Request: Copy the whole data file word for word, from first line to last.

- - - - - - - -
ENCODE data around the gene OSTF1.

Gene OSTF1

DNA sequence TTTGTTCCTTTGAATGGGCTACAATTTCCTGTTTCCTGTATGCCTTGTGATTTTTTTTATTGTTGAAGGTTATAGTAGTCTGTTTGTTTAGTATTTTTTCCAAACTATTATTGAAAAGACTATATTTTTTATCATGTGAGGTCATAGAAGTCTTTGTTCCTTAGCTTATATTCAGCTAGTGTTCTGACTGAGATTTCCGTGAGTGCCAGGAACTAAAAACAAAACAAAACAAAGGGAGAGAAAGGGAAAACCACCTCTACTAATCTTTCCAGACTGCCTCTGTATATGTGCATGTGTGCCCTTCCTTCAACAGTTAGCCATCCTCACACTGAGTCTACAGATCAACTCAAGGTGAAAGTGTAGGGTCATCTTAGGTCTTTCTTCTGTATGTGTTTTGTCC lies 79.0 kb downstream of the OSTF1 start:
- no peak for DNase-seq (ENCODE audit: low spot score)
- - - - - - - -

ENCODE data around the gene OSTF1.

Gene OSTF1

DNA sequence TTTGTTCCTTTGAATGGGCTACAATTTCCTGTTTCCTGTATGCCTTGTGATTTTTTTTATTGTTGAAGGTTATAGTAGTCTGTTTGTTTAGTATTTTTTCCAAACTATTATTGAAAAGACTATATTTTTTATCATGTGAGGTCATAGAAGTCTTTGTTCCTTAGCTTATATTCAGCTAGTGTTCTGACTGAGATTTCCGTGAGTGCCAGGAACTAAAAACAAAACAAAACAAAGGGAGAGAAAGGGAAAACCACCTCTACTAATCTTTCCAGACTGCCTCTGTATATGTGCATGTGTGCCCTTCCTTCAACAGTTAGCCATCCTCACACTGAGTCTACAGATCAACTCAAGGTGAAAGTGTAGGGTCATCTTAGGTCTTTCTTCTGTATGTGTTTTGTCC lies 79.0 kb downstream of the OSTF1 start:
- no peak for DNase-seq (ENCODE audit: low spot score)